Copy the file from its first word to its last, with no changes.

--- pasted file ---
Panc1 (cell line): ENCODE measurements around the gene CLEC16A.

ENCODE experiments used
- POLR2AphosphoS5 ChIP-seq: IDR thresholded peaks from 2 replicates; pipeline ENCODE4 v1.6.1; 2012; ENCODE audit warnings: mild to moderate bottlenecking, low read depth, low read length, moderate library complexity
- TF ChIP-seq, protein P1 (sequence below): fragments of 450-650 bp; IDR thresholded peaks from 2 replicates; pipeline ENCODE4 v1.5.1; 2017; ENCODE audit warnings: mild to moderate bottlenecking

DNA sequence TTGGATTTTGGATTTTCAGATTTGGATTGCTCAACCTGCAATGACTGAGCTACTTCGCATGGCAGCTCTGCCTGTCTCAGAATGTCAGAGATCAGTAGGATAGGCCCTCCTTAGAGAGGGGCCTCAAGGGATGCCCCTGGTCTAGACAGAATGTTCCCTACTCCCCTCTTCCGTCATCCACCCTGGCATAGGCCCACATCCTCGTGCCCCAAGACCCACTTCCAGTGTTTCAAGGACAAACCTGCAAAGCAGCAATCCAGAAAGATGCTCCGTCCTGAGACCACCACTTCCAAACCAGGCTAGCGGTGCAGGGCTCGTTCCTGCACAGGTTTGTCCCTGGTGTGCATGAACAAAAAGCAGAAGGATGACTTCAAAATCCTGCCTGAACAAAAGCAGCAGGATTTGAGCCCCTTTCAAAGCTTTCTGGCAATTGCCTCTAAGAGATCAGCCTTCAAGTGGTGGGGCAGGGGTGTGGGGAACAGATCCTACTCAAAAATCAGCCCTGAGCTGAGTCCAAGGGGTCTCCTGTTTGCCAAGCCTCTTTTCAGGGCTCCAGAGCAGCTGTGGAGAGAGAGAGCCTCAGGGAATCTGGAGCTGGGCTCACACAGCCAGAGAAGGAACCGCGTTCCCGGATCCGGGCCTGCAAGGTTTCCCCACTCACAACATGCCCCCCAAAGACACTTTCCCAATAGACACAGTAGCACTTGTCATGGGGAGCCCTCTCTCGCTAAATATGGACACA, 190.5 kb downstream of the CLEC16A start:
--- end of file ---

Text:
Panc1 (cell line): ENCODE measurements around the gene CLEC16A.

ENCODE experiments used
- POLR2AphosphoS5 ChIP-seq: IDR thresholded peaks from 2 replicates; pipeline ENCODE4 v1.6.1; 2012; ENCODE audit warnings: mild to moderate bottlenecking, low read depth, low read length, moderate library complexity
- TF ChIP-seq, protein P1 (sequence below): fragments of 450-650 bp; IDR thresholded peaks from 2 replicates; pipeline ENCODE4 v1.5.1; 2017; ENCODE audit warnings: mild to moderate bottlenecking

DNA sequence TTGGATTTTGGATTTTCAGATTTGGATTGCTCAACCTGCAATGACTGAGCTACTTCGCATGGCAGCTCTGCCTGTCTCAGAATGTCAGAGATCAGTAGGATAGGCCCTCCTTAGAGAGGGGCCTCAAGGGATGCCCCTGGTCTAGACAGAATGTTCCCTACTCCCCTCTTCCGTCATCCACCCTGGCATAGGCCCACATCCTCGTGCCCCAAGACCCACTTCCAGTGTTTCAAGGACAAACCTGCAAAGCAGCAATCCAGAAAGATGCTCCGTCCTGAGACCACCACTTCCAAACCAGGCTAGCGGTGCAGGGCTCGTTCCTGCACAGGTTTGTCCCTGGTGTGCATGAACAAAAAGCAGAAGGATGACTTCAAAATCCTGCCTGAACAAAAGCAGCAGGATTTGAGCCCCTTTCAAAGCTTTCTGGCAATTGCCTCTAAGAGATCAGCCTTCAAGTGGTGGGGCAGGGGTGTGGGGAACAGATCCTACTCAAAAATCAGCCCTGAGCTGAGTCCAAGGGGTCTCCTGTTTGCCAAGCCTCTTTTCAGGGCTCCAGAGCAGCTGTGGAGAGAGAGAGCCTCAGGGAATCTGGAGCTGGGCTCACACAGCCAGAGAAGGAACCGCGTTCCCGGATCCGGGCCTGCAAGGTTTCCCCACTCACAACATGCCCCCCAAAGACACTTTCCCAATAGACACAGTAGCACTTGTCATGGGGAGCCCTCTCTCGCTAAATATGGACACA, 190.5 kb downstream of the CLEC16A start: